Idioms Lost to Tech

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10. "Nothing to write home about"

Status: Extinct

Hold on. I'm still laughing at the thought of anyone actually sitting down to write a letter these days, never mind taking the time to mail it home. I guess we could change this idiom to "nothing to text home about" or, better yet, "N/M".

11. "Drop a dime"

Status: Extinct

The phrase "drop a dime" has a couple of different meanings. It can be used as a way of saying "get in touch," but it also can be used to describe betraying someone, or turning them in to the cops. However you use the phrase, though, know this: It originated from a time when you had to drop a dime into a pay phone in order to make a phone call. If you don't know what a pay phone is, well, I can't talk to you.

12. "Ringing off the hook"

Status: Extinct

A long time ago, everybody had landlines in their houses. These phones had bells that rang when a call came in, and if the phone was ringing a lot, the handset could actually be jarred right off the hook. (The hook is the part that held the receiver, just FYI.) Today's phones, of course, don't have hooks or bells, and when you don't want to accept a call, you can just send it to voicemail. So, yeah, you can see where this one is going.

13. "The boob tube"

Status: At Risk

When I think of hot summer days back in the 1980s, I think of lying on the couch, listening to the deafening roar of what was, at that time, a state-of-the-art air conditioning unit, and watching whatever was the best that the three TV stations were offering. Back in those days, we called the TV "the boob tube"--"boob" meant "stupid person" (because TV supposedly makes you stupid), and "tube" referred to the old vacuum tubes that TVs used to have inside them. Now that there are no more vacuum-tube TVs--and mostly just flat-screen HDTVs--I guess we'll have to come up with a new name. Idiot box it is, then.

14. "The check is in the mail"

Status: At Risk

It used to be so easy to put off paying someone. Hey, the check is in the mail...blame it on the USPS if you haven't received it yet. After all, you know how slow snail mail can be. But today, more often than not, we don't even see paper checks. We get electronic transfers of funds, direct from one account to another. Unless you're a struggling freelance writer, of course. I still have to listen to my editor tell me the check is "in the mail," but next time I might not be so quick to believe him.

15. "Carbon copy"

Status: Endangered

I tried to tell my son that he was a carbon copy of his father, and he just stared at me. Then I tried to explain how we used to use carbon paper to make exact copies of written words or drawings. He just looked at me like I was crazy. I get it: Carbon paper is going the way of the ditto machine that my first-grade teacher used to make copies of worksheets for the class. Making exact copies is much easier these days, but telling my son that he's a real Xerox of his father just doesn't sound right.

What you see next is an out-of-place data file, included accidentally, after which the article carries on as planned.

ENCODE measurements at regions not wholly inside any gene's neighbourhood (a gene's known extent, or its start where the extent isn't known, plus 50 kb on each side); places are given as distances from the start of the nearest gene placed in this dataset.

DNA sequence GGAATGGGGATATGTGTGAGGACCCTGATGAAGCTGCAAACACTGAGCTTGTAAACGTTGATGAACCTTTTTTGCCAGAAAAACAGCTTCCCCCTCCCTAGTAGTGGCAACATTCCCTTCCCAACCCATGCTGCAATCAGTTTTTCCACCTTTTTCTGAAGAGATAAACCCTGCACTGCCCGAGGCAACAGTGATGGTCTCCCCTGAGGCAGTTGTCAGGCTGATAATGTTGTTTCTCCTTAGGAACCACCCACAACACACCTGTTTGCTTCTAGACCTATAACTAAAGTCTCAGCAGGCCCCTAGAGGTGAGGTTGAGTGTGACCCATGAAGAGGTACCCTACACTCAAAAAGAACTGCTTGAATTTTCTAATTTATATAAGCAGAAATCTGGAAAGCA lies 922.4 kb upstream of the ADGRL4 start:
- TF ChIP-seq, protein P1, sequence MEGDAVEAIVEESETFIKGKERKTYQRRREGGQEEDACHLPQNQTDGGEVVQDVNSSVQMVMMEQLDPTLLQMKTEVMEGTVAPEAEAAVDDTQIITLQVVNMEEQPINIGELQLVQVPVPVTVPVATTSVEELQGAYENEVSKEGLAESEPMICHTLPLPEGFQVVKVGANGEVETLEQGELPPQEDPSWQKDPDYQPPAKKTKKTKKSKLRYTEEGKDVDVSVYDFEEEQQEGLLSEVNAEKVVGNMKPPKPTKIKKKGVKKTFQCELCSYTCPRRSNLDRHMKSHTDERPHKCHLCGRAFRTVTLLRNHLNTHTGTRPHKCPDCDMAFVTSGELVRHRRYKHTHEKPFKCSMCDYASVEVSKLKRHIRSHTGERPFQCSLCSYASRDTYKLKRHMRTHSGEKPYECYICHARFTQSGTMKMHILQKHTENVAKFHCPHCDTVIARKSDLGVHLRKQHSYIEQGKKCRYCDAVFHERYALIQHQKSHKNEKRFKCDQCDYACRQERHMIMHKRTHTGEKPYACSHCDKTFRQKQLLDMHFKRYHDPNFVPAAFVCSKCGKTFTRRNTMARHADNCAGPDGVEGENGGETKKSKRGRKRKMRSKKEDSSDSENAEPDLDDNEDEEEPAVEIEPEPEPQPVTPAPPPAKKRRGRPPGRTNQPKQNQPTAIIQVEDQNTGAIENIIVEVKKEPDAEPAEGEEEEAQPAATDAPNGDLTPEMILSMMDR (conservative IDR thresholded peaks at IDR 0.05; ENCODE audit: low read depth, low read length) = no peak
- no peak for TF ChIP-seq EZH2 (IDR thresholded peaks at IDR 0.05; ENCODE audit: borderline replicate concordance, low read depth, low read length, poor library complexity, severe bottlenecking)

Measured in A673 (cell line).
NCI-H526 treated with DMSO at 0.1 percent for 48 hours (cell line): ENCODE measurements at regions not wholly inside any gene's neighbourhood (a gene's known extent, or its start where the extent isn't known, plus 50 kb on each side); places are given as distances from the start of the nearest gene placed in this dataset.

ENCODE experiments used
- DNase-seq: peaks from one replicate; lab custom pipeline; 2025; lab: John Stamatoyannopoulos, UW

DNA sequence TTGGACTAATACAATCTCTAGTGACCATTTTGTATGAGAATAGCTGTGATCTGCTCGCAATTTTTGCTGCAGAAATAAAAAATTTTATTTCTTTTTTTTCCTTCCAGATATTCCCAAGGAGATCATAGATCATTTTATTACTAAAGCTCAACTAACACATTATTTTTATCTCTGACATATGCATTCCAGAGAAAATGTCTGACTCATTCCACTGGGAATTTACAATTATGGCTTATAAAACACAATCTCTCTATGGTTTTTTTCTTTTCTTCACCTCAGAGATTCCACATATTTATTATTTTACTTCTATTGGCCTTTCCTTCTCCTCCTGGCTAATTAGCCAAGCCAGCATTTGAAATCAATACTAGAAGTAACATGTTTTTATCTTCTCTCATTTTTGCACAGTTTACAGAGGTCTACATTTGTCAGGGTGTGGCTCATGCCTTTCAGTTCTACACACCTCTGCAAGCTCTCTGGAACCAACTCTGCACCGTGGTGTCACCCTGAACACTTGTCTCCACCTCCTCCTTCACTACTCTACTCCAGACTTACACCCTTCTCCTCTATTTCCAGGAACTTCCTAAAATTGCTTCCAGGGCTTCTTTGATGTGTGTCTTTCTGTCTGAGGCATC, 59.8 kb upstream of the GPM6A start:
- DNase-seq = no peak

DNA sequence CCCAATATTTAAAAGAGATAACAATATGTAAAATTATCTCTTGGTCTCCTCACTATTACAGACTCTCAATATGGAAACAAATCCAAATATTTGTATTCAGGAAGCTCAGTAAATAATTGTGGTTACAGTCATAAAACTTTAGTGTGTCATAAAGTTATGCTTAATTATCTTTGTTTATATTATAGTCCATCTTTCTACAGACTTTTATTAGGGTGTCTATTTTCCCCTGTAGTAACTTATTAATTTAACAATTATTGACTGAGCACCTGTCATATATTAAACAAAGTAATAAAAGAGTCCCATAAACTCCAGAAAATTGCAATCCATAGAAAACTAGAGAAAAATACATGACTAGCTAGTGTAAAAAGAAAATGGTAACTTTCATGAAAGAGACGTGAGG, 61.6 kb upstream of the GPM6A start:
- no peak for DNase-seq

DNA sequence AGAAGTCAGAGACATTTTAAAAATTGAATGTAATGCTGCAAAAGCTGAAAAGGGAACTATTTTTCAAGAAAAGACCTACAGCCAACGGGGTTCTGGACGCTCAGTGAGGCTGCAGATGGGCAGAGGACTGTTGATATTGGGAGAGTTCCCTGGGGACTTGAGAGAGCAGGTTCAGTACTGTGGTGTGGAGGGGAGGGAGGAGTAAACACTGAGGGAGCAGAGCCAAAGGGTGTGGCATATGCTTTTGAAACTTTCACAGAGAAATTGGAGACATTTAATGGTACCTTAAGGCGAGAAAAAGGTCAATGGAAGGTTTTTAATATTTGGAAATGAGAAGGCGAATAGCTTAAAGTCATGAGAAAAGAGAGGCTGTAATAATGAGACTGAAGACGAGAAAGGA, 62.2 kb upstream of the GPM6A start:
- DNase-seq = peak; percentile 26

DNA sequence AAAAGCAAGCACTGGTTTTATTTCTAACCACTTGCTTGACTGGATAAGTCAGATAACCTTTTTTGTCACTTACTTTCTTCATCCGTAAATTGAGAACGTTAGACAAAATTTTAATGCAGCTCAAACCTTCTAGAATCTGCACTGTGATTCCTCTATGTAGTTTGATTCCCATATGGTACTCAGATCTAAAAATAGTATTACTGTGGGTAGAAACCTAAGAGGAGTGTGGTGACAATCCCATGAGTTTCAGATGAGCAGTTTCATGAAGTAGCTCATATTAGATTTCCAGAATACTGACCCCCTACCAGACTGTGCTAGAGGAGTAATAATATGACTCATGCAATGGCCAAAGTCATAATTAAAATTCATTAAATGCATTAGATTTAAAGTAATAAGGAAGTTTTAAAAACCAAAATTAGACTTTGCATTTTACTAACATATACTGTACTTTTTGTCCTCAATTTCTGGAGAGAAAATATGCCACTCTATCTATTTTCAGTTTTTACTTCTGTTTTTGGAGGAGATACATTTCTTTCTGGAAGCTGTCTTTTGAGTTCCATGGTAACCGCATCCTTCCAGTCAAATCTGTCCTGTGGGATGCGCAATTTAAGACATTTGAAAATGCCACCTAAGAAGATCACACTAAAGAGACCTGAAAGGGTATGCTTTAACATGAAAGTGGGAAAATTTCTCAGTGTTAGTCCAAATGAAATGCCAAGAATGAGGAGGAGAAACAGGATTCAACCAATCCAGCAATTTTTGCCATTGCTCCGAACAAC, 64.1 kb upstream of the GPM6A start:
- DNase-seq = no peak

16. "Back to the drawing board"

Status: Endangered

With the rise of computer-aided design and programs such as AutoCAD, who needs a drawing board anymore--especially when you have to redo a project? Perhaps whoever thought up the phrase "back to the drawing board" ought to head their computer-aided design program.

17. "Hold the line"

Status: At Risk

Whenever I'm on the phone with my mom, she inevitably says "hold the line," as a way of telling me to wait just a second. But since I'm calling her from a cell phone and she's using a cordless phone, actual telephone lines in our phone call are few and far between. But that's never going to stop her from using her favorite phrase. Ever.

18. "Balance the books"

Status: Extinct

Come on, no one uses an actual book to balance their budget anymore. Everything is done online or through accounting software these days. So, how soon until we can officially change this saying to something like, "Make sure your Quicken is in the black"?

19. "Phone it in"

Status: At Risk

We've all phoned it in at one time or another--that is, made a generally shoddy effort in an attempt to just barely meet the minimum requirements. This phrase originated from a kinder, gentler time, when we could simply call into a meeting, rather than showing up in person. But today, everyone is all about telecommuting and webcams and WebEx-ing, making it a whole lot harder to nap through a presentation. But it's still possible--take my word for it.

20. "Push my buttons"

Status: At Risk

You know what really pushes my buttons? Buttons being phased out in favor of touchscreens. The new phrase: "You know what really tickles my touchscreen?"

Which brings up the question, what new phrases will tickle our touchscreens tomorrow?

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